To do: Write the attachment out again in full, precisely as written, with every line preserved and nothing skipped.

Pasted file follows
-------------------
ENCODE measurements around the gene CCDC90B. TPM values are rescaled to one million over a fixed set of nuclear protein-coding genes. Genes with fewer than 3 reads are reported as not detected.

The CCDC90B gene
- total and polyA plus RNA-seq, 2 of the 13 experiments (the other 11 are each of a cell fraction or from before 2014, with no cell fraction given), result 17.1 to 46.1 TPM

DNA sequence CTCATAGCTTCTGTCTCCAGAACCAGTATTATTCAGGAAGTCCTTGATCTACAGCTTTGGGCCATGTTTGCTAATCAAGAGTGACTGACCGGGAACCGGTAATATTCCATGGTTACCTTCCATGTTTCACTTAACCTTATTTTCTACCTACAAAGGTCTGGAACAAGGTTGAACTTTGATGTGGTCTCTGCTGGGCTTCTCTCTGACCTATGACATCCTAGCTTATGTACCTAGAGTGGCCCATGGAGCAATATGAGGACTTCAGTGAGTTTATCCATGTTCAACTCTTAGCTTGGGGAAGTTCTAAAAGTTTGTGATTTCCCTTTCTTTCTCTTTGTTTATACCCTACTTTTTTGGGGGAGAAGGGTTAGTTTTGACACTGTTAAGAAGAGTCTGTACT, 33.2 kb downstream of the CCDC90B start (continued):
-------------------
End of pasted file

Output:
ENCODE measurements around the gene CCDC90B. TPM values are rescaled to one million over a fixed set of nuclear protein-coding genes. Genes with fewer than 3 reads are reported as not detected.

The CCDC90B gene
- total and polyA plus RNA-seq, 2 of the 13 experiments (the other 11 are each of a cell fraction or from before 2014, with no cell fraction given), result 17.1 to 46.1 TPM

DNA sequence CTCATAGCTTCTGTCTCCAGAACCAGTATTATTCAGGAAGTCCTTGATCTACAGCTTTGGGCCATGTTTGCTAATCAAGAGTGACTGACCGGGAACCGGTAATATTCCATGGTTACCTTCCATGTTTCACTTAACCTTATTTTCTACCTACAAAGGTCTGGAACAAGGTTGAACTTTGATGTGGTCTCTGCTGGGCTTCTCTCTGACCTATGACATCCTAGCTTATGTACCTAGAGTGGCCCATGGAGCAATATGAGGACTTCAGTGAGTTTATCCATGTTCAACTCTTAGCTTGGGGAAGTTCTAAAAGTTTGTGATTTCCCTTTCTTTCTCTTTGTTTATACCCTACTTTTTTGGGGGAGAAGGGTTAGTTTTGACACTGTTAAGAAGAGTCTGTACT, 33.2 kb downstream of the CCDC90B start (continued):